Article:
Geriatric Care

  • Geriatric Care

Geriatric care involves various aspects of the care of the elderly. The number of older people will vastly increase over the next fifty years, so providers will be in high demand. Multidisciplinary by nature, geriatric care involves specialists in nursing, medicine, speech and hearing, long-term care administration, education, pharmacy, occupational and physical therapy, counseling, public administration, recreation, and retirement housing.


  • Community-Based Residential Facility (CBRF) Caregiver — CBRF Caregivers primarily work in residential or transitional living facilities, meeting or assisting the residents in performing care and activities of daily living.
  • Geriatric Nurse Assistant — Geriatric nurse assistants perform a variety of duties to help care for older patients under the supervision of nurses and physicians.
  • Gerontologist — A gerontologist studies the aging process and individuals as they age. They study physical, mental, and social changes of older people as well as how these older people fit into society. As a result, programs and policies are established for the benefit of the aging population.
  • Long-Term Care Administrator — A long-term care administrator manages nursing homes, retirement homes, and other facilities devoted to the older population. (See Health Care Facility Administrator page)
  • Also see these occupations to which a geriatric specialty can be added: 
    Dental Hygienist
    Health Educator
    Nurse Practitioner
    Public Health
    Recreation Therapist
    Registered Nurse
    Rehabilitation Therapist
    Social Worker

Work Activities/Work Locations

Geriatric care providers of all types work in a variety of settings, including community organizations, retirement communities, academic settings, health care and long-term organizations, government agencies, and professional organizations. Many providers work directly with older people, providing direct care, counseling, advising, or developing programs. Many other professionals work on behalf of the older population, conducting research, planning and implementing services, designing products, and analyzing geriatric issues and advocating for changes.

 Education: 4-8 years

 Patient Interaction: High

 Physical Activity: Medium

 Salary: $21,937

 Job Growth: High

Related Careers

Certified Nursing Assistant (CNA)

Home Health Aide

Geriatric Care (GC)


Getting Started

  • Students should volunteer at a local organization to become familiar with how to work with older people. 
  • Students can specialize in geriatric care, or aging, within a number of other disciplines such as biology, psychology, sociology, medicine, nursing, social work, or other health-related professions. A degree in gerontology is also available at all educational levels, associate to postdoctoral. In a master’s level program, one part is devoted to core classes, one part to specialization classes, and the last part to a thesis or internship.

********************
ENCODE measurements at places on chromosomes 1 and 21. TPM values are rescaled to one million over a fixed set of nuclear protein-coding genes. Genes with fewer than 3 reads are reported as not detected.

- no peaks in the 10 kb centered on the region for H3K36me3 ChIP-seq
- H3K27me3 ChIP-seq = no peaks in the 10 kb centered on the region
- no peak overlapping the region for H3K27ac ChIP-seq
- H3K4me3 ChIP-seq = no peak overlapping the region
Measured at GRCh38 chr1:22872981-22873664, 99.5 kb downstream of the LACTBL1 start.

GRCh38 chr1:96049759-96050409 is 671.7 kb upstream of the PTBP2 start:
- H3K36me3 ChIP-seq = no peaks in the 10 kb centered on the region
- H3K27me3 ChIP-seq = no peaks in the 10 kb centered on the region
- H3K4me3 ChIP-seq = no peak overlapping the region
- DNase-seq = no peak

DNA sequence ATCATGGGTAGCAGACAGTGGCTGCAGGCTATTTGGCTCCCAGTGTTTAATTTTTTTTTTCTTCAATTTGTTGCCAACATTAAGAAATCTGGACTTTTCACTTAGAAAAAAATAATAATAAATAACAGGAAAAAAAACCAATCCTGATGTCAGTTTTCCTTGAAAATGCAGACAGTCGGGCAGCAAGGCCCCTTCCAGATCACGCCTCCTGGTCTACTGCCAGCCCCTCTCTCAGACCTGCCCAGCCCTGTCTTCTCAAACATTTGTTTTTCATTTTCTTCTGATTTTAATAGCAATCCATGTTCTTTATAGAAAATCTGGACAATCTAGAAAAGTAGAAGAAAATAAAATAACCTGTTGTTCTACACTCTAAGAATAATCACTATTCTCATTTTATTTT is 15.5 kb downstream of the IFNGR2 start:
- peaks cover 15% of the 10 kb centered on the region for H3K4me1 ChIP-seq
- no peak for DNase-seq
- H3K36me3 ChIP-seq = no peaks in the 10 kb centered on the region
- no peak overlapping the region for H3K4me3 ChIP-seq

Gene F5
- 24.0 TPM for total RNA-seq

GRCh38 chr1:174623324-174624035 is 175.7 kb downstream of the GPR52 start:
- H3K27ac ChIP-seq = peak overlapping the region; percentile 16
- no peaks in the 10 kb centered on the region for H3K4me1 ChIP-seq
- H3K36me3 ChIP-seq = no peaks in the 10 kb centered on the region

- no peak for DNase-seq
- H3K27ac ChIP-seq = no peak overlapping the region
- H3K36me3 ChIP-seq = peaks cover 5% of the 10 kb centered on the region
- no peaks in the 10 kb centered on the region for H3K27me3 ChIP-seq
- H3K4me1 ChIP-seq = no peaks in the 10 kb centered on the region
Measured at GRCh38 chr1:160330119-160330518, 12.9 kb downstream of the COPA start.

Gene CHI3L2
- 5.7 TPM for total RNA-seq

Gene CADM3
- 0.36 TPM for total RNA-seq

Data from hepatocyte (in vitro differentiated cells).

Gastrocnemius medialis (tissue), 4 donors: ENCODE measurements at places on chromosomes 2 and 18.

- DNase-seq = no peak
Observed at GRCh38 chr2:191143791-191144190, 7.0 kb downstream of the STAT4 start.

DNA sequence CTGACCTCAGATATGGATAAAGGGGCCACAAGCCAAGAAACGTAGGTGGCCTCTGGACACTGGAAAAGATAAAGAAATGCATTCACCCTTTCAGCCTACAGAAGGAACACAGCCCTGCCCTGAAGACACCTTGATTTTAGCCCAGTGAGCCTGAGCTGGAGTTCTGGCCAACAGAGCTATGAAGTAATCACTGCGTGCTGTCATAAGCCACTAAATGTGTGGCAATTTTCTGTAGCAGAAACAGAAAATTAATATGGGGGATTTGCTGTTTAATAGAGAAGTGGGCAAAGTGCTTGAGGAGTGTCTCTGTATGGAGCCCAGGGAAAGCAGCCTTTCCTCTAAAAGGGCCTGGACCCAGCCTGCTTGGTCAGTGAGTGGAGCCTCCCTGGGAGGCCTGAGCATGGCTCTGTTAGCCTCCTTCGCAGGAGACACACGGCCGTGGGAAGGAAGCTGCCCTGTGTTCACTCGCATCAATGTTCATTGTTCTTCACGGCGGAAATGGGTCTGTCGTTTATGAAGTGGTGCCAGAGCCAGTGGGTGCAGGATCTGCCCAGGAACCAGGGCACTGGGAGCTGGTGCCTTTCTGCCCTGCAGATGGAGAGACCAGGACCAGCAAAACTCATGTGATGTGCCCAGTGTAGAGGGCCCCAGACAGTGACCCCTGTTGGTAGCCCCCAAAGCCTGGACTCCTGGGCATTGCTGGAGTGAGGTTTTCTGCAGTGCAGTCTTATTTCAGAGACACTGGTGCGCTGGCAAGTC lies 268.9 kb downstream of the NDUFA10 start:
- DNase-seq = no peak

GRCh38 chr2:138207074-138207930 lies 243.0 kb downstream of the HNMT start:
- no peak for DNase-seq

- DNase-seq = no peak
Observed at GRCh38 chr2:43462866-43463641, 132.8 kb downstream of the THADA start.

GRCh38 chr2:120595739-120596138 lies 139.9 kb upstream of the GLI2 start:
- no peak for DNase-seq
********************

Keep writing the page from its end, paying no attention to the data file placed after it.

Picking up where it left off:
Aging Life Care Association
3275 W. Ina Road, Suite 130
Tucson, AZ, 85741-2198

American Association of Retired Persons
601 E St., NW
Washington, DC, 20049
888/687-2277 (OUR – AARP)

American Geriatrics Society
40 Fulton St., 18th Floor
New York, NY, 10038

American Health Care Association
1201 L Street NW
Washington, DC, 20005

American Society on Aging
575 Market St., Suite 2100
San Fransisco, CA, 94105-2869
415/974-9600 or 800/537-9728

Association for Gerontology in Higher Education
1220 L St., NW, Suite 901
Washington, DC, 20005

Center on Aging Minnesota Area Geriatric Education Center
420 Delaware St. SE
D351 Mayo Bldg. MMC 729
Minneapolis , MN, 55455

Gerontological Society of America
1220 L St., NW, Suite 901
Washington, DC, 20005

Hospice Association of America
228 Seventh St. SE
Washington, DC, 20003
202/546-4759 and 202/547-7424

Hospice Organization and Palliative Experts (HOPE) of Wisconsin
3240 University Avenue, Suite 2
Madison, WI, 53705-3570
608/233-7166 or 800/210-0220

International Commission on Health Care Certification
13801 Village Mill Dr., Suite 103
Midlothian, VA, 23114

Leading Age Wisconsin
204 South Hamilton Street
Madison, WI, 53703

2519 Connecticut Ave. NW
Washington, DC, 20008-1520

National Association for Home Care and Hospice
228 Seventh St. SE
Washington, DC, 20003
202/546-4759 or 202/547-7424

National Association of Area Agencies on Aging
1730 Rhode Island Ave. NW, Suite 1200
Washington, DC, 20036

National Association of Geriatric Education Centers
5600 Fishers Ln.
Rockville, MD, 20857

National Association of Social Workers
750 First St. NE, Suite 800
Washington, DC, 20002-4241
202/408-8600 or 800/742-4089

National Council on Aging
251 18th St. South, Suite 500
Arlington, VA, 22202

National Institute on Aging (NIA)
Public Information Office – Building 31, Room 5C27
31 Center Drive, MSC 2292
Bethesda, MD, 20892-2292
301/496-1752 or 800/222-2225

Private Duty Homecare Association
228 Seventh St. SE
Washington , DC, 20003

Wisconsin Association for Home Health Care
563 Carter Court, Suite B
Kimberly, WI, 54136

Wisconsin Geriatric Education Center
Marquette University
PO Box 1881
Milwaukee, WI, 53201-1881

Wisconsin Health Care Association/Wisconsin Center for Assisted Living
131 East Wilson Street, Suite 1001
Madison, WI, 53703

World Homecare & Hospice Organization
228 Seventh St. SE
Washington, DC, 20003

Career Outlook

Number Employed in 2014 (Wisconsin): 1,200 (Personal Care Aide)
Number Employed in 2014 (U.S.): 1,768,400
Expected Employment in 2024 (U.S.): 2,226,500
Percent Employment Growth (2014-2024): 26%
Expected Annual Openings: 60,110
Median Salary in 2014 (Wisconsin): $21,937 (Personal Care Aide)

Salary information is located at Career One Stop

Wisconsin AHEC Health Careers Information Center provides the most current salary information available from CareerOneStop. CareerOneStop will have a lapse between when the information is gathered and when it is released.